• By first testing pop-up shops, stores on wheels (in decked-out school buses) and other “mediums” to reach customers; then secured well-vetted market locations in prime real estate locations.
  • Opening one retail location in New York because so many shoppers requested a place to try their glasses on.
  • Moving into retail was a logical step – gaining exposure, new customers and insights into shopping behavior, using their online databases to determine ‘patches’ of loyal demand to plant stores, whether old-fashion drugstore fronted, filled with bookshelves and card-catalogues like a library or outfitted with glass, chalkboard art and hip displays.
  • All the while developing relationships with top retailers and property owners (read malls and shopping centers).

FOOD FOR THOUGHT: The idea of using pop-up trailers as test sites instead of/before committing to long-term leases as part of growing process; at special events, temporary ‘under construction’ replacements, or travelling stores allows for flexibility at all ‘bricks and mortar’ retails.

Frank + Oak
Six years has seen this Montreal-based online menswear retailer flourish in the U.S. as well as in Canada, running a website and app, operating 16 bricks-and-mortar stores with in-store barbershops and cafés, brand outposts less concerned with sales per square foot than hosting whisky tastings and promoting the Frank + Oak aesthetic. And here’s how they did it:

  • Their strength was starting online without huge investments and understanding their customer base before the bricks & mortar expansion.
  • It helped that menswear was the fastest growing category of online sales between 2010 and 2015.
  • CEO Ethan Song approaches any move with a theory of ‘find your wide space’ by which he means an open market segment – one uncluttered by competition, where a new company could find room to grow.
  • The use of shopper data and hawkish analysis of sales patterns is what informs Frank + Oak’s decision-making. Nowhere is this more valuable than the move from online to offline retail which is all bleached floors, modern wood panelling and gunmetal greys.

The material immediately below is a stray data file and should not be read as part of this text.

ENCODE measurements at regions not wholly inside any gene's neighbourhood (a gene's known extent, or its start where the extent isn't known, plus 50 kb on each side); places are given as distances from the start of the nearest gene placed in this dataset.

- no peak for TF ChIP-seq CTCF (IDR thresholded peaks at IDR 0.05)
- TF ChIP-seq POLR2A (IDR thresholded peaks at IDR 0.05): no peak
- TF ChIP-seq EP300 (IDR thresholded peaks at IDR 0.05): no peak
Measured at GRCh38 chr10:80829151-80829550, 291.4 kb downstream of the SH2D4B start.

• Their recent move into women’s wear stands to double their market and they just launched a ‘style plan’ monthly subscription fueled by their celebrity following.

photo credit: Frank+Oak, Le Carrefour Laval, Laval Quebec, CBSF Inc.

BACKGROUNDER: It’s invaluable to partner with suppliers, as Frank + Oak did with us after their first few stores, who can help implement growth plans, modulate efficient spend through standardizing, and create the customized identity for your unique brand.



“When we were first talking to potential landlords, there was a lot of skepticism that they didn’t want mattress stores in the mall,” Krim of Casper said. “Now the landlords see what the experience is about, and it brings a lot to their properties.”

Many of these retail brands today are also much more flexible in the size of their stores, circumventing a precedent set by department stores ages ago, to develop one model — one-floor plan — and stick with it.

Instead, companies today aren’t afraid to start small and move around. No more expensive, long-term leases to burden young brands, making life difficult at start-up. It’s a world of pop-ups and short-term, low-risk leases, all opening doors to the growth of an offline presence.

A Fall 2017 study surveyed 504 CMOs, heads of marketing, and other senior marketing executives of retailers and brands. A majority (67%) confirmed “the value they can offer customers” to be a top marketing driver for their business and most understood that data is key. Non-personally identifiable customer data enables them to deliver greater customer satisfaction.

Online retailers and brands with access to large amounts of customer data across different channels and stages of the buyer journey are better positioned to dominate in commerce marketing. It seems that personalization wins in an era of saturation. And advantage goes to the online startups since conventional bricks & mortar retailers won’t have the same data-perks without conducting a lot of customer surveys.

Take Ethan Song of Frank + Oak, who believes the future lies in artificial intelligence — machine learning that can look at a customer’s online profile and understand whether he is the sort of person who needs two new white dress shirts for work, plus a Raptors-logoed jersey. “Software is going to transform every type of experience,” he explains. “There’s still a big space for physical shopping streets and malls.”

Therein rests the massive transformation possible in retail as lines fade between online and offline markets.

Thinking of making the move from online to offline? Need help in navigating the look that will be right for you? Then we need to talk.